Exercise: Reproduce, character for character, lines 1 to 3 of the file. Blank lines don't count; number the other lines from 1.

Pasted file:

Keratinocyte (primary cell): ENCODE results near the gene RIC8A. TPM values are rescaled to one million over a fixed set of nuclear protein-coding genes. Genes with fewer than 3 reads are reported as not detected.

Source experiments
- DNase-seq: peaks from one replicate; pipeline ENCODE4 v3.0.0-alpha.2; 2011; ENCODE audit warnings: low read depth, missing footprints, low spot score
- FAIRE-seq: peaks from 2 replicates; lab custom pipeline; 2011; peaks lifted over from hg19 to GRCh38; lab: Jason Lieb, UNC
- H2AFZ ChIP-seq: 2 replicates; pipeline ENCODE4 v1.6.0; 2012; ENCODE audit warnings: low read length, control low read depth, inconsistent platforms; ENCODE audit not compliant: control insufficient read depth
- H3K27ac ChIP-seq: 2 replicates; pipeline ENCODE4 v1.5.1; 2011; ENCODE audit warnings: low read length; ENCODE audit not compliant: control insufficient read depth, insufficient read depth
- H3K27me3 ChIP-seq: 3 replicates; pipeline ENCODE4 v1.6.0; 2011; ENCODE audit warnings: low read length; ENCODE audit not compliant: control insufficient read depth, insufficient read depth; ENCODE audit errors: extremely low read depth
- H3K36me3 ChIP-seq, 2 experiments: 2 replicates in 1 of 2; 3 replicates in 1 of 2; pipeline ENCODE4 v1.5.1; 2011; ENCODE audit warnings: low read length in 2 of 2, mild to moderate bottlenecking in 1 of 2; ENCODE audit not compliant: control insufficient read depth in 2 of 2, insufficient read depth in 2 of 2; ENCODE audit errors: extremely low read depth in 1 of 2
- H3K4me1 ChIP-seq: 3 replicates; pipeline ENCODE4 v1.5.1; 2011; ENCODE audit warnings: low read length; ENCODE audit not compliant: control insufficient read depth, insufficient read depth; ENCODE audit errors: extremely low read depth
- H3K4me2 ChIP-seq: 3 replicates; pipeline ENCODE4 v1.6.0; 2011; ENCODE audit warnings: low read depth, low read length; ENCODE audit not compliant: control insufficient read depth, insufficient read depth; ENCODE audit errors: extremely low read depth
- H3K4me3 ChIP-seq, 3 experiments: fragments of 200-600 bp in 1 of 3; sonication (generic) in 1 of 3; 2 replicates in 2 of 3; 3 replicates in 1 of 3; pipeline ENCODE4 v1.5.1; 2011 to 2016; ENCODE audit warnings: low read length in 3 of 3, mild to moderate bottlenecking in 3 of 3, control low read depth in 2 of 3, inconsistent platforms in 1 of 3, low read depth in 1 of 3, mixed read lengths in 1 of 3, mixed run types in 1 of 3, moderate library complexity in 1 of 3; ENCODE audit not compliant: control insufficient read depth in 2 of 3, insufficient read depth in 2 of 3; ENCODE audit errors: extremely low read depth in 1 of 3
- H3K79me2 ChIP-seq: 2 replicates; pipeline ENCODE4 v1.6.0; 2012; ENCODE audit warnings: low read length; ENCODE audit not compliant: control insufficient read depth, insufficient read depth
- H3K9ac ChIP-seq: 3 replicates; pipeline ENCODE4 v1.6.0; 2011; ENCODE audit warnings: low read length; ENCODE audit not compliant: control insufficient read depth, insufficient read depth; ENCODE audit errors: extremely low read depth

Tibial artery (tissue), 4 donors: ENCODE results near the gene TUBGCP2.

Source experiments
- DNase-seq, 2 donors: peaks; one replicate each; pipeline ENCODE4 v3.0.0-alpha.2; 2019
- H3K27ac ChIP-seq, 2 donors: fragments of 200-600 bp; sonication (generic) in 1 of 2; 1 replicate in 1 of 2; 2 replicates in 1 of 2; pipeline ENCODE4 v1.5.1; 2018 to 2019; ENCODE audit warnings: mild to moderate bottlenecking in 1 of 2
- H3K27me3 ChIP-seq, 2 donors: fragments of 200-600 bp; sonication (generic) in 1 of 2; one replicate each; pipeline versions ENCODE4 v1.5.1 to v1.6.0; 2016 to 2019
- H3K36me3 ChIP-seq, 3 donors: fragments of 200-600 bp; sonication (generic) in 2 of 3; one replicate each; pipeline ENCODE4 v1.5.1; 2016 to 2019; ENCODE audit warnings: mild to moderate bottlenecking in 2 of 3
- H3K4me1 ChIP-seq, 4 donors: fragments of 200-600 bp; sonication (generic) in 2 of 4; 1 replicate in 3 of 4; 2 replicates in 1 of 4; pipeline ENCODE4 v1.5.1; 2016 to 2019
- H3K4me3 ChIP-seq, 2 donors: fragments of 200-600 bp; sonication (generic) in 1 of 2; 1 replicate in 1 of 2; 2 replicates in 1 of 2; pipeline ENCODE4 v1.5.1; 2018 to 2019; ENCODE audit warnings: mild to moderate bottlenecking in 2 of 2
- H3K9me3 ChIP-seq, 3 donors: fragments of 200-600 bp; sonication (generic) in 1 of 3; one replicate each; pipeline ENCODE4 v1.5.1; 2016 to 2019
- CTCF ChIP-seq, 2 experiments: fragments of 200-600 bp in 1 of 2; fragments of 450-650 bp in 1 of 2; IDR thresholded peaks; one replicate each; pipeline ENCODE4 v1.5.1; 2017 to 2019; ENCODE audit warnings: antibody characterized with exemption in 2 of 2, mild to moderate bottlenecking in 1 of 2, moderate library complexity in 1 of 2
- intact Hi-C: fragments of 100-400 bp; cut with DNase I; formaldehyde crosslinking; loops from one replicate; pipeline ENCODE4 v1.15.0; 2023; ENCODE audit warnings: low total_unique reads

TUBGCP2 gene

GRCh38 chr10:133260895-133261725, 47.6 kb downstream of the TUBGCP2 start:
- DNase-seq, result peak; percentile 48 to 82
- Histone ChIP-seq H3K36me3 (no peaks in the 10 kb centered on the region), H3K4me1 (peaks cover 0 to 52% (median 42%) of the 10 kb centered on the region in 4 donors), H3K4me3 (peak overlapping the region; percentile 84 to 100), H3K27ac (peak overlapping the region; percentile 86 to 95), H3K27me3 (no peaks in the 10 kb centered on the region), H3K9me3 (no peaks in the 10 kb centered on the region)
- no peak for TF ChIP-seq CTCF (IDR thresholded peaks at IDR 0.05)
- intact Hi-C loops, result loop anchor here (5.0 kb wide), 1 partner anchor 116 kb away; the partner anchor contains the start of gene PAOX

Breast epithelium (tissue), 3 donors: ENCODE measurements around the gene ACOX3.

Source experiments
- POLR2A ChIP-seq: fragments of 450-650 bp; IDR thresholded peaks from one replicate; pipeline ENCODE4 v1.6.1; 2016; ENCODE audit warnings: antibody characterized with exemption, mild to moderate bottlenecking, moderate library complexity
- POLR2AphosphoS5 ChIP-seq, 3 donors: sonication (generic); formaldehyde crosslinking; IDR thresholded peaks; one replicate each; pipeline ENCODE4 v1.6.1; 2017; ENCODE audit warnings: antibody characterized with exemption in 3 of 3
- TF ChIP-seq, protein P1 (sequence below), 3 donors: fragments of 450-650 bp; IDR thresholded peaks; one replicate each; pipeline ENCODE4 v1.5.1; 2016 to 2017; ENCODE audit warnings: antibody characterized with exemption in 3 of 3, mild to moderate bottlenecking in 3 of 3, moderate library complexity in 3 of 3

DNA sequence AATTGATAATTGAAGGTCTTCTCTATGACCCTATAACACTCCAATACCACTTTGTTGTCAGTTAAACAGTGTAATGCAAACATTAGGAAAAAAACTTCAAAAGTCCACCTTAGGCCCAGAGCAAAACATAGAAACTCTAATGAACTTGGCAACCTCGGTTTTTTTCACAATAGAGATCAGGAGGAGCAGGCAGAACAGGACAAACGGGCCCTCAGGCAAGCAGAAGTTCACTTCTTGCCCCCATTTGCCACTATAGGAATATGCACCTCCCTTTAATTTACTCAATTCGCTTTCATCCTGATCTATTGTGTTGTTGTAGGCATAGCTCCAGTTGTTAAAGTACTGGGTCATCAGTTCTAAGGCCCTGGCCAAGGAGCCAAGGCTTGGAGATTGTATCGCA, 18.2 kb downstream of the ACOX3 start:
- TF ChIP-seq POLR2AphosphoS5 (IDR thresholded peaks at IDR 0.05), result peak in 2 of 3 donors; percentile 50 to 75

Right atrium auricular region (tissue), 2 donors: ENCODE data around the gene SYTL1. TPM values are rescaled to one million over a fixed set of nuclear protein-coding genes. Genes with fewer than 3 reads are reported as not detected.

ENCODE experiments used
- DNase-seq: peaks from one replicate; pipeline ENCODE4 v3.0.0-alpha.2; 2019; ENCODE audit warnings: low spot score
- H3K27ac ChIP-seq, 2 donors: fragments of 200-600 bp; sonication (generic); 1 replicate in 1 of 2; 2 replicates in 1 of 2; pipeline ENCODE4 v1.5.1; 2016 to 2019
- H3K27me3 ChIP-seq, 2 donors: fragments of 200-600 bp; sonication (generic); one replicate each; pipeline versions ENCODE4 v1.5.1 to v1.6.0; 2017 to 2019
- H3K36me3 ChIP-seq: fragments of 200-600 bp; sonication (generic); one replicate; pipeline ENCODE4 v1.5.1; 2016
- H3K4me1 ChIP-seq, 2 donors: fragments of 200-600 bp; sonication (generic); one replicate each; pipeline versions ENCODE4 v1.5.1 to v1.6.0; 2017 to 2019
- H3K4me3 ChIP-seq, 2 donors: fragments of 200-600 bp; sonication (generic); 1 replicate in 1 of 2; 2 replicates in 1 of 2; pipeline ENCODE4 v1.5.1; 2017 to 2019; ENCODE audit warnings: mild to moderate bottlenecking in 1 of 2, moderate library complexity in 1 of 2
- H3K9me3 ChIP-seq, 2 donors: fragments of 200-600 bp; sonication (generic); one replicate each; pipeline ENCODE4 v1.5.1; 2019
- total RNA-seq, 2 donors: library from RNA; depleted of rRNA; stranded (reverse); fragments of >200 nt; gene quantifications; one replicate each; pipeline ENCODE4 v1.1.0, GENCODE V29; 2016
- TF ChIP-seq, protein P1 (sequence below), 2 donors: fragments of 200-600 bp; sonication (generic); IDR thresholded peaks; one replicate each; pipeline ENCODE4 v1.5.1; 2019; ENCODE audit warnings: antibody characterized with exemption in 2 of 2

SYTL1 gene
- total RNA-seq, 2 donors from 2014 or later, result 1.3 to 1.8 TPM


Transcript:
Keratinocyte (primary cell): ENCODE results near the gene RIC8A. TPM values are rescaled to one million over a fixed set of nuclear protein-coding genes. Genes with fewer than 3 reads are reported as not detected.

Source experiments
- DNase-seq: peaks from one replicate; pipeline ENCODE4 v3.0.0-alpha.2; 2011; ENCODE audit warnings: low read depth, missing footprints, low spot score